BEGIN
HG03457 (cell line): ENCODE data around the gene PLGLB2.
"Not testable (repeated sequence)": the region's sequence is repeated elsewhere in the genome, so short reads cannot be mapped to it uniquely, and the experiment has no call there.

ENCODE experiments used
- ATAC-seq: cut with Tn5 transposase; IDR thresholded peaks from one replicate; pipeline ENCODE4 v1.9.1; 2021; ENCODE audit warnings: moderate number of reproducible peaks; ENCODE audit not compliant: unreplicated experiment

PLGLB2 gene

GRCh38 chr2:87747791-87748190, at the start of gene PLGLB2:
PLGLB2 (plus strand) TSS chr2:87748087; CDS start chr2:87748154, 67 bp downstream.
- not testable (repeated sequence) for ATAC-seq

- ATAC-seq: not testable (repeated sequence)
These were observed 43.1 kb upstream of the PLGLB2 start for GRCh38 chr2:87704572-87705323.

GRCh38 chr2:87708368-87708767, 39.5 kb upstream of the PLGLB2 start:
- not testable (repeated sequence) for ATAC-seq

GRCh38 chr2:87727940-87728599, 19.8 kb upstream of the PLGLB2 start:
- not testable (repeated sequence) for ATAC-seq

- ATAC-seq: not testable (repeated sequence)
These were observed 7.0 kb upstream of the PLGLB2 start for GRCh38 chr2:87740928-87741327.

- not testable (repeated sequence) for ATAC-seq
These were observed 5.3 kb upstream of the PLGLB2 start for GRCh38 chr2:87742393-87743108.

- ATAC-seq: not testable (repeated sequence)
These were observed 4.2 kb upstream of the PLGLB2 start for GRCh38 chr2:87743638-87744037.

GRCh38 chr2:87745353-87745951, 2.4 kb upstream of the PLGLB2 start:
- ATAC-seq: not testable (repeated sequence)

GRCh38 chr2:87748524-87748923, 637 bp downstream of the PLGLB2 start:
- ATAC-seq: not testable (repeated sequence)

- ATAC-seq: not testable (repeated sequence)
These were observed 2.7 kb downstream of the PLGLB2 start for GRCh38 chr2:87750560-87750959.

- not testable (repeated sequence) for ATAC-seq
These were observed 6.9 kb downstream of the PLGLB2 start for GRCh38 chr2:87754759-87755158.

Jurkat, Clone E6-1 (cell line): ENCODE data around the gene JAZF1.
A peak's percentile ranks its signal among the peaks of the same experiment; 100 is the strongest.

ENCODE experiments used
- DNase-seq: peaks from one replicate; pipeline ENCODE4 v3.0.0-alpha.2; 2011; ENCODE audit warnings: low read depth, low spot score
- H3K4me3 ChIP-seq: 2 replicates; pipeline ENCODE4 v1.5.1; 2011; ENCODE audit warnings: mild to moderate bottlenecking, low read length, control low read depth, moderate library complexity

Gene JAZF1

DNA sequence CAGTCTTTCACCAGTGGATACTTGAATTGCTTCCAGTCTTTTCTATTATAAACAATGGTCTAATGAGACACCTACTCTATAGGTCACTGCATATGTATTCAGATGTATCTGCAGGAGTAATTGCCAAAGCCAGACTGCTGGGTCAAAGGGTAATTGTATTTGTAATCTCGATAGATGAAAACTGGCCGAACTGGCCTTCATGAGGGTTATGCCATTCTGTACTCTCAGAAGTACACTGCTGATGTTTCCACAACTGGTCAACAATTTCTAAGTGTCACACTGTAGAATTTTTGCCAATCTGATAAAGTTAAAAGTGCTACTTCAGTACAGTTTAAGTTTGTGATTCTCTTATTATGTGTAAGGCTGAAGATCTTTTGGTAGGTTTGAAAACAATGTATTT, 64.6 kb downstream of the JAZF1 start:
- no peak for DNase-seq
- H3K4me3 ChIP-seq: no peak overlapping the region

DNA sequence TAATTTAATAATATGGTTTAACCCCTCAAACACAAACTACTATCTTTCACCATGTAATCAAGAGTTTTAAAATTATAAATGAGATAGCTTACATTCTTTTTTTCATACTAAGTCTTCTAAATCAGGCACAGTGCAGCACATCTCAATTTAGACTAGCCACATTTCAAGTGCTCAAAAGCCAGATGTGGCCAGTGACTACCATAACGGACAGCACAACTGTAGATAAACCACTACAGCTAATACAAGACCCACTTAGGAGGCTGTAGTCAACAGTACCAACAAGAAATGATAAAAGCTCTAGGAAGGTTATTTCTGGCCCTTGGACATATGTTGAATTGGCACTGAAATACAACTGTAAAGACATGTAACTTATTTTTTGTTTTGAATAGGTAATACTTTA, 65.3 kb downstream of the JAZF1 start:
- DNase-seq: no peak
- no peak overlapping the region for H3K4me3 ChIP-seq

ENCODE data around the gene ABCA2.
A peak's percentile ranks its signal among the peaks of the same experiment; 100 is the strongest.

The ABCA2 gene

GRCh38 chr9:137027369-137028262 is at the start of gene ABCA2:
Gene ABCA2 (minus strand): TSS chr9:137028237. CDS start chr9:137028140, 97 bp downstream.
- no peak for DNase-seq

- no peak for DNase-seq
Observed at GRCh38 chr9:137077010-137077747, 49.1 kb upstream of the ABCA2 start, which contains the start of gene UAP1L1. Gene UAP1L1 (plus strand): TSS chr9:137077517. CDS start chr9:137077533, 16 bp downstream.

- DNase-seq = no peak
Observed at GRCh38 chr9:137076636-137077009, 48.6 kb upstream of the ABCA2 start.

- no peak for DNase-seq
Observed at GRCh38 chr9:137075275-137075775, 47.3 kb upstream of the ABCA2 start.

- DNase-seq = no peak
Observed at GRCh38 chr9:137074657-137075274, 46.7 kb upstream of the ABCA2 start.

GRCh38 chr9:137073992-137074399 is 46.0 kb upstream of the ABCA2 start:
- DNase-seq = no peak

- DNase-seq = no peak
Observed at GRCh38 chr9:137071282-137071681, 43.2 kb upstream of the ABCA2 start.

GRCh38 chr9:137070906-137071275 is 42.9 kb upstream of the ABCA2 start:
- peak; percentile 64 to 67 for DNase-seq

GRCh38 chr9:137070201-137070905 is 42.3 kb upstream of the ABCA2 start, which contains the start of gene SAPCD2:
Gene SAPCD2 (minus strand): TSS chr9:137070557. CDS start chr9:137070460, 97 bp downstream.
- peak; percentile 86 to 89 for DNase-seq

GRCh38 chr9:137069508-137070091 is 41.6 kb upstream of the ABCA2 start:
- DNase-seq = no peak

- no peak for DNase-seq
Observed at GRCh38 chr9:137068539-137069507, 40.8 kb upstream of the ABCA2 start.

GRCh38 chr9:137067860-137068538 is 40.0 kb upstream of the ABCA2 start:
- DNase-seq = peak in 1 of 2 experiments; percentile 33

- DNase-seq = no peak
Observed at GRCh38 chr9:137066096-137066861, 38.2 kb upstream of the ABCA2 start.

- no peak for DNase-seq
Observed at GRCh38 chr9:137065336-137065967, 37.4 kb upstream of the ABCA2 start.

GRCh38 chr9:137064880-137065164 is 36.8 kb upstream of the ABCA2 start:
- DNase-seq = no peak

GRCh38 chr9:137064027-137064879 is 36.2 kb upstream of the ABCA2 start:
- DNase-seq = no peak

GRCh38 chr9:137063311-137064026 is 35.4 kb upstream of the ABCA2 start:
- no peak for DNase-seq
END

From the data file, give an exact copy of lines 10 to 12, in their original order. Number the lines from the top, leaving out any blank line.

These were observed 43.1 kb upstream of the PLGLB2 start for GRCh38 chr2:87704572-87705323.

GRCh38 chr2:87708368-87708767, 39.5 kb upstream of the PLGLB2 start:
- not testable (repeated sequence) for ATAC-seq